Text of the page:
Temerity Jane
15. 07. 2011

Ok, I know this is one of the most tired topics in the entire world, but my kid is new, so you basically have to hear all of it all over again.

Another restaurant, this one in Pennsylvania, has banned children. Well, not all children, but children under six. I don’t see why this is still making news, because it’s happened before and isn’t exactly a novel idea anymore, but there you have it.

I was discussing it on Twitter with some people yesterday, and everyone I was talking to was totally in favor of the idea, because they are sane individuals, like myself, at least where restaurants and children are concerned.

However, I did see someone this morning saying that they thought that banning children from a restaurant was “disgusting.” Because… I don’t know why. Because children should be welcome everywhere? Because your children should be welcome everywhere? Because sometimes you want to go places that aren’t child appropriate but have no one to watch your kids while you go, so you have to take them with you, and if they were banned, you wouldn’t get to go where you want to go?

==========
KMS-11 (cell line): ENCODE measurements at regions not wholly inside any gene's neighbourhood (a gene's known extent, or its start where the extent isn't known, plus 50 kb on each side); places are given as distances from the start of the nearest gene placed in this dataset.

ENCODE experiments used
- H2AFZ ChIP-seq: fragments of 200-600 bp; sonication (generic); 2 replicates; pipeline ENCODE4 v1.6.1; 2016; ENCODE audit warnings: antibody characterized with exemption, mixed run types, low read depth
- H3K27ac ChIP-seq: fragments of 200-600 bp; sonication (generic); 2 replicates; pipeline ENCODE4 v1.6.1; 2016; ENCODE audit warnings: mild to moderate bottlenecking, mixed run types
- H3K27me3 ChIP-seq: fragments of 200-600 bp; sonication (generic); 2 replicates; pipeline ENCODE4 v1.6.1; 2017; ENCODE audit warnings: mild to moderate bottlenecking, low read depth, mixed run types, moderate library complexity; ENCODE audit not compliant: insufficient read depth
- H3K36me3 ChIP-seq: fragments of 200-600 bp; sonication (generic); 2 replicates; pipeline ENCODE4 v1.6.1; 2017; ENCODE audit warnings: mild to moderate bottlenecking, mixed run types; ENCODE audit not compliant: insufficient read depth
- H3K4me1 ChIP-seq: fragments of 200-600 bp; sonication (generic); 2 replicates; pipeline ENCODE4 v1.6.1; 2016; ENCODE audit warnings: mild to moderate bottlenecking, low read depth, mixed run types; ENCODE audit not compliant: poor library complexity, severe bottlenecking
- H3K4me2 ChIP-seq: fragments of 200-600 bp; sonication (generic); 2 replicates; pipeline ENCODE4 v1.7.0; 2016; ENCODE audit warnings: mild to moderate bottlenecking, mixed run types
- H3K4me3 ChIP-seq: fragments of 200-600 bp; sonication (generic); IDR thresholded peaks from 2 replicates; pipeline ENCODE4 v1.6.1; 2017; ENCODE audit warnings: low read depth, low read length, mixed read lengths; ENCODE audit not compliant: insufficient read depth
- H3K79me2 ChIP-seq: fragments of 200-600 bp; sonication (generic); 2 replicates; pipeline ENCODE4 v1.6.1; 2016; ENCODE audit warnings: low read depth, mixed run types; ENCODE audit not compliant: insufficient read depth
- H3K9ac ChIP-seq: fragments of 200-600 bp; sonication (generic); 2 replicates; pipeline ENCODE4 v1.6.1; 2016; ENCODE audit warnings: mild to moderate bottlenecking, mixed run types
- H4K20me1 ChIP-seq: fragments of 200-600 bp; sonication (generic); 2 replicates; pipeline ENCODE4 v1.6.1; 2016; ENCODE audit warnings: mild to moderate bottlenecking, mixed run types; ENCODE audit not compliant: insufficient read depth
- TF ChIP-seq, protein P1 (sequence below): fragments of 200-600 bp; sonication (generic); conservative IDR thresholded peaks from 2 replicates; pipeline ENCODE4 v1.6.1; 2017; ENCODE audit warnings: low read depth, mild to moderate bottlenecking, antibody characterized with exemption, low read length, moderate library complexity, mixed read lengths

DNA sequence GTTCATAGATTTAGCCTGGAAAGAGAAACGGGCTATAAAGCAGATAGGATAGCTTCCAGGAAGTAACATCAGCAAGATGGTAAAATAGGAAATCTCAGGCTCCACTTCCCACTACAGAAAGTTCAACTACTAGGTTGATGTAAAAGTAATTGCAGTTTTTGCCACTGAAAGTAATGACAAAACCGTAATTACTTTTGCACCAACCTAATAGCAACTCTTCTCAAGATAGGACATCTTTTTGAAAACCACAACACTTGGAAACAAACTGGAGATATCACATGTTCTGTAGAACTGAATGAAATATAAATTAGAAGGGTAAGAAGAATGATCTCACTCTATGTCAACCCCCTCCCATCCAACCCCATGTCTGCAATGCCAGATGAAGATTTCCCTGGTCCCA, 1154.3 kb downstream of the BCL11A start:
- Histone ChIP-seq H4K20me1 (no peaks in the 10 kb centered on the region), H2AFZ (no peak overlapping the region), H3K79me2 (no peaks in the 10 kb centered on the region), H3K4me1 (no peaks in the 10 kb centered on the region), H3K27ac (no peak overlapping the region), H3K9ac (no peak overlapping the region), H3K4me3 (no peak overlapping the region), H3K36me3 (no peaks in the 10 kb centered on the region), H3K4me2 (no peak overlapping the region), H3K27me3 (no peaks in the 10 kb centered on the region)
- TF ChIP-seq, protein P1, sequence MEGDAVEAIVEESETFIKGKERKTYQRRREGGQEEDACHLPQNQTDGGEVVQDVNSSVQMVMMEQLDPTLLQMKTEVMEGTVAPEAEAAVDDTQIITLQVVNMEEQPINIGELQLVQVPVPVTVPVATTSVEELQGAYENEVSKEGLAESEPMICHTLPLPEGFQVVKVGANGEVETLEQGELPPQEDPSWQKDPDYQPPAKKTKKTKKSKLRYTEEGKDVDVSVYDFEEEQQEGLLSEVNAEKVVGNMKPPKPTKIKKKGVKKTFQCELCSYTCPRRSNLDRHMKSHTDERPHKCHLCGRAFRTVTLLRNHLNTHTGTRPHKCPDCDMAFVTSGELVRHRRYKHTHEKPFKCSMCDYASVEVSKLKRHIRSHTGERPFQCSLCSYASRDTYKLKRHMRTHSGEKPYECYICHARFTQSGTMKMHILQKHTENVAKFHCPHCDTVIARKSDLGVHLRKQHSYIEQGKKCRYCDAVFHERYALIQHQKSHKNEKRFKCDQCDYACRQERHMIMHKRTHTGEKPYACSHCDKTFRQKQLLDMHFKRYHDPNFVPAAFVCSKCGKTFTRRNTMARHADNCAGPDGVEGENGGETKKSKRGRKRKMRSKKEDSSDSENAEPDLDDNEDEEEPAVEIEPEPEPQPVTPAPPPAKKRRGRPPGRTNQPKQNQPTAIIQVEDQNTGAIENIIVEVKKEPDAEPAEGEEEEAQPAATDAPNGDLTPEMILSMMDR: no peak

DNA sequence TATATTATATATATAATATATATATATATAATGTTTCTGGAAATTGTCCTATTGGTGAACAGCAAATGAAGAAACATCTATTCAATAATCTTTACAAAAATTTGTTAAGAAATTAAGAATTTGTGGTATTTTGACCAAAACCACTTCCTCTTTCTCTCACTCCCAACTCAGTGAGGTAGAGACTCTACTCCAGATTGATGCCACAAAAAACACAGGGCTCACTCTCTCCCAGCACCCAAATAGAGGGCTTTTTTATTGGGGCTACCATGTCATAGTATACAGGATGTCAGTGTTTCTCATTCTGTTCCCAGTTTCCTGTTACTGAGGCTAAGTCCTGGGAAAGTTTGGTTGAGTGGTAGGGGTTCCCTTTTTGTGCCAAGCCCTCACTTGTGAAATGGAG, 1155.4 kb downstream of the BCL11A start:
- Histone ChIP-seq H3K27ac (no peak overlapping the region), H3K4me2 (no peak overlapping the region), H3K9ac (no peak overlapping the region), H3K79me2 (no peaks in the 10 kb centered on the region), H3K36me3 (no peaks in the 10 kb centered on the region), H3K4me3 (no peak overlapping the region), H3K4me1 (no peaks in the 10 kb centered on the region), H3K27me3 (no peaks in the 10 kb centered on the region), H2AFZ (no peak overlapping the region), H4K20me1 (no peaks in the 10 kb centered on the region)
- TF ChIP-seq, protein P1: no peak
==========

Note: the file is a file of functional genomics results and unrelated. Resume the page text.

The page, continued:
As far as I can tell, it comes down to that last reason, combined with the fact that some people really believe that their children are a delight, universally loved by everyone and no. No, they’re not. Really. REALLY.

Even though we have a kid, and have for two months now, basically making us experts, Phil and I are still firmly of the belief that there are places where children do not belong. Example – we’re both huge Harry Potter fans, but we didn’t go to see a midnight showing of the movie for two reasons. One, Penny doesn’t belong in a midnight movie. Two, we had already been asleep for three and a half hours.